I had read this book in a different century, but was moved to listen to it again because of a chat with friends about politics in Israel. Recently Netanyahu put together a coalition to regain power by including an ultra orthodox party that is truly radical. The Shas and the Haredi parties demand increased funding for their schools with no oversight that would insure that math, sciences, and English will be taught. Some of these parties demand broad exemption from military or other national service. Though Netanyahu opposed measures such as these twenty years ago, he must make concessions now. These measures could weaken Israel and would diminish its educated modern workforce.
We spoke about the 1967 book The Chosen and the experience described in the book Postville, a book about Brooklyn Hasidic Jews in a small town in Iowa. I remembered The Chosen fondly, as the story of two boys who after they met when Danny intentionally hit Reuven in the head with a baseball, became good friends. It is the story of the Hasidic Danny’s wish to study psychology rather than become a rabbi, while Reuven, so good at math, wants to become a rabbi. Danny’s father is Rabbi Saunders, devoted to caring for his congregation. He likes Reuven who reveals his intelligence in their study of the Talmud, which are fierce competitions performed before the men of the congregation.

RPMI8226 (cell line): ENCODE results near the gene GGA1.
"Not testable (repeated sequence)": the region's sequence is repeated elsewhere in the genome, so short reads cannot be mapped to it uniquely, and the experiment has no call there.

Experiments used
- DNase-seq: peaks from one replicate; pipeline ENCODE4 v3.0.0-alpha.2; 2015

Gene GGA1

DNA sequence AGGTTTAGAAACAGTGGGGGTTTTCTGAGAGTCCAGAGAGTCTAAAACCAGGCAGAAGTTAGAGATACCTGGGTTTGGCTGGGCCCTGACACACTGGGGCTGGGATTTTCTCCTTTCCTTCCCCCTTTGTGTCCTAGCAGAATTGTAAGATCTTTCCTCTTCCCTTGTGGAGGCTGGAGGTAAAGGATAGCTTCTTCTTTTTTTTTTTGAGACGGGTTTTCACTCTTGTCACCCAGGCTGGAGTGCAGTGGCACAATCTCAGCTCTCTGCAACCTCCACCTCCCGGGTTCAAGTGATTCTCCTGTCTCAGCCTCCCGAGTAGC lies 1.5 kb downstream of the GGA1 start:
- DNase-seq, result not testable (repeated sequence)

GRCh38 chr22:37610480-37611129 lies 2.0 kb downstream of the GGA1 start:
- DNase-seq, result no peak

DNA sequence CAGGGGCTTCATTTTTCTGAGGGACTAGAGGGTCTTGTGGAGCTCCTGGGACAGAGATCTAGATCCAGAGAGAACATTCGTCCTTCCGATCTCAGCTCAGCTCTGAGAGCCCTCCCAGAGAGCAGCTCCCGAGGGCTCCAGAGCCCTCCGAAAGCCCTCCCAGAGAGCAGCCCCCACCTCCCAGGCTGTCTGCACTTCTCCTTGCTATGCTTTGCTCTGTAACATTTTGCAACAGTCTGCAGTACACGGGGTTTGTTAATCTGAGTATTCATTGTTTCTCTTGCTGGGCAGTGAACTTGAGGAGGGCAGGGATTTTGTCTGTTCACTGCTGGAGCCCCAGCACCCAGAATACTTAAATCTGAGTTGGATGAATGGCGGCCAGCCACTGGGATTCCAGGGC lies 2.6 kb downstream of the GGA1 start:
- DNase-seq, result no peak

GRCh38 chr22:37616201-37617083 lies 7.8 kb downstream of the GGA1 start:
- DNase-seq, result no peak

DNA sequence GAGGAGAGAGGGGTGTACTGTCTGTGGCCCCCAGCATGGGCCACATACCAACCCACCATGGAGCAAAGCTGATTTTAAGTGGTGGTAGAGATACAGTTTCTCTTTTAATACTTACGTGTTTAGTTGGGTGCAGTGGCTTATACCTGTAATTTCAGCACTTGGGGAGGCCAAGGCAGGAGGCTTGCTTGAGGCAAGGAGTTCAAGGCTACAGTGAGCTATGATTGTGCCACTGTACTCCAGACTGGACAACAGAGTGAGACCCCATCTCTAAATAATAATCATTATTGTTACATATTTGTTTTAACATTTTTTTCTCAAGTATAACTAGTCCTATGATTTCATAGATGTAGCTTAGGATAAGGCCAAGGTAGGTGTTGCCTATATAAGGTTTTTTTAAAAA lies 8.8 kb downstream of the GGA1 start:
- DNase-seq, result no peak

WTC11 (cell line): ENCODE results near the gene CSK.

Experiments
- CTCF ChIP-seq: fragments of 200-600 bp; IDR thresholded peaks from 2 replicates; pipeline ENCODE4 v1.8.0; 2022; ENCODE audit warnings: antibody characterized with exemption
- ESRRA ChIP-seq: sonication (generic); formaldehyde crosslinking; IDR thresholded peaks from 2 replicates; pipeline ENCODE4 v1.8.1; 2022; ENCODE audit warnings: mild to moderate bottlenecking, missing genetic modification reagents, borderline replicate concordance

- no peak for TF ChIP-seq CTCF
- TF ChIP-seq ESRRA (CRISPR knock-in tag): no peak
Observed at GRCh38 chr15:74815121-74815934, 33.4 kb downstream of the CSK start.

When Danny speaks about the plan for creation of the state of Israel, Rabbi Saunders goes into a tirade about “goy Jews” creating a secular state. As that comes closer into being, their college is sharply divided and violence between the Hasidic students and those who support the creation of Israel occurs. Rabbi Saunders feels so strongly that he forbids Danny from speaking to Reuven, and he has the spies to enforce his rules. After Israel comes into being and people are attacked by the displaced Palestinean population, that opposition ends.
That story now feels different to me: the hatred of the Hasidic boys on the baseball field towards all those who are not Hasidic, the unpleasant intellectual competitions before the congregation, the intemperate reaction of the Hasidim to the support for a secular Jewish state, and the years-long interruption of the boys’ friendship by the father. All these are not overcome by the softening at the end of Rabbi Saunders. In this listening I also noticed that women are barely present, but when Reuven notices Danny’s attractive sister, he is quickly told she was promised to someone from childhood.
Chaim Potok, The Chosen, Ballantine Books, 304 pages, originally published 1967 (I listened to the audiobook). Available in the public library.